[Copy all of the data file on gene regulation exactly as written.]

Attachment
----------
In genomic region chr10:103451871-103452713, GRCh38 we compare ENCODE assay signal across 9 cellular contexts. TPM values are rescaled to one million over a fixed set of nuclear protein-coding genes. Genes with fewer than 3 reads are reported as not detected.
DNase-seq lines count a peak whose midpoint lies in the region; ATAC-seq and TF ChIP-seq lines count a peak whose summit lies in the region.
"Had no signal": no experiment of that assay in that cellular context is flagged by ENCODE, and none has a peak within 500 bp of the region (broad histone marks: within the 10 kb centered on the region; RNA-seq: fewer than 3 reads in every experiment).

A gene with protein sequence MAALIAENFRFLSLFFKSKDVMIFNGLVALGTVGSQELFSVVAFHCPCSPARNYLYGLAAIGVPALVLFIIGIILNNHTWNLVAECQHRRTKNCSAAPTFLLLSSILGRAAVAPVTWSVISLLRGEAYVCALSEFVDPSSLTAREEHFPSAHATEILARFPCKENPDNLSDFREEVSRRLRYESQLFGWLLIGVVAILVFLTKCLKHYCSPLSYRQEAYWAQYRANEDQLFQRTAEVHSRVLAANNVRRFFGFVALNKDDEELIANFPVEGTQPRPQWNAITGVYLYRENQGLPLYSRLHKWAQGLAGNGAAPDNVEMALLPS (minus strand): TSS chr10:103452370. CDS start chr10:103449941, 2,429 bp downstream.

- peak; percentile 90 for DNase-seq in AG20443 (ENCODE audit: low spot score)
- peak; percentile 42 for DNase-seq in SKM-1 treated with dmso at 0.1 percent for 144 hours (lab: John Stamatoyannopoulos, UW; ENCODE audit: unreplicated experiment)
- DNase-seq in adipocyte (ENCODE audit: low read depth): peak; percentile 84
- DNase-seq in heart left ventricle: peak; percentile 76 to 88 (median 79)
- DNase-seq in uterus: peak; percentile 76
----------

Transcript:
In genomic region chr10:103451871-103452713, GRCh38 we compare ENCODE assay signal across 9 cellular contexts. TPM values are rescaled to one million over a fixed set of nuclear protein-coding genes. Genes with fewer than 3 reads are reported as not detected.
DNase-seq lines count a peak whose midpoint lies in the region; ATAC-seq and TF ChIP-seq lines count a peak whose summit lies in the region.
"Had no signal": no experiment of that assay in that cellular context is flagged by ENCODE, and none has a peak within 500 bp of the region (broad histone marks: within the 10 kb centered on the region; RNA-seq: fewer than 3 reads in every experiment).

A gene with protein sequence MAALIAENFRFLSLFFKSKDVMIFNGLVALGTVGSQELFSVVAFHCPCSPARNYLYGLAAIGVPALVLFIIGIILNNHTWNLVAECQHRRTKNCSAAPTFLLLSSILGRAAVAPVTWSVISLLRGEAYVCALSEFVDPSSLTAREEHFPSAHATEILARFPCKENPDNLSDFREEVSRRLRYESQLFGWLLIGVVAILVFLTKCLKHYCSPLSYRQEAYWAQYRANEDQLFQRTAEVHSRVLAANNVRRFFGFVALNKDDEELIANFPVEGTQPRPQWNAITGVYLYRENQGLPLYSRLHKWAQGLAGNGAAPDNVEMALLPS (minus strand): TSS chr10:103452370. CDS start chr10:103449941, 2,429 bp downstream.

- peak; percentile 90 for DNase-seq in AG20443 (ENCODE audit: low spot score)
- peak; percentile 42 for DNase-seq in SKM-1 treated with dmso at 0.1 percent for 144 hours (lab: John Stamatoyannopoulos, UW; ENCODE audit: unreplicated experiment)
- DNase-seq in adipocyte (ENCODE audit: low read depth): peak; percentile 84
- DNase-seq in heart left ventricle: peak; percentile 76 to 88 (median 79)
- DNase-seq in uterus: peak; percentile 76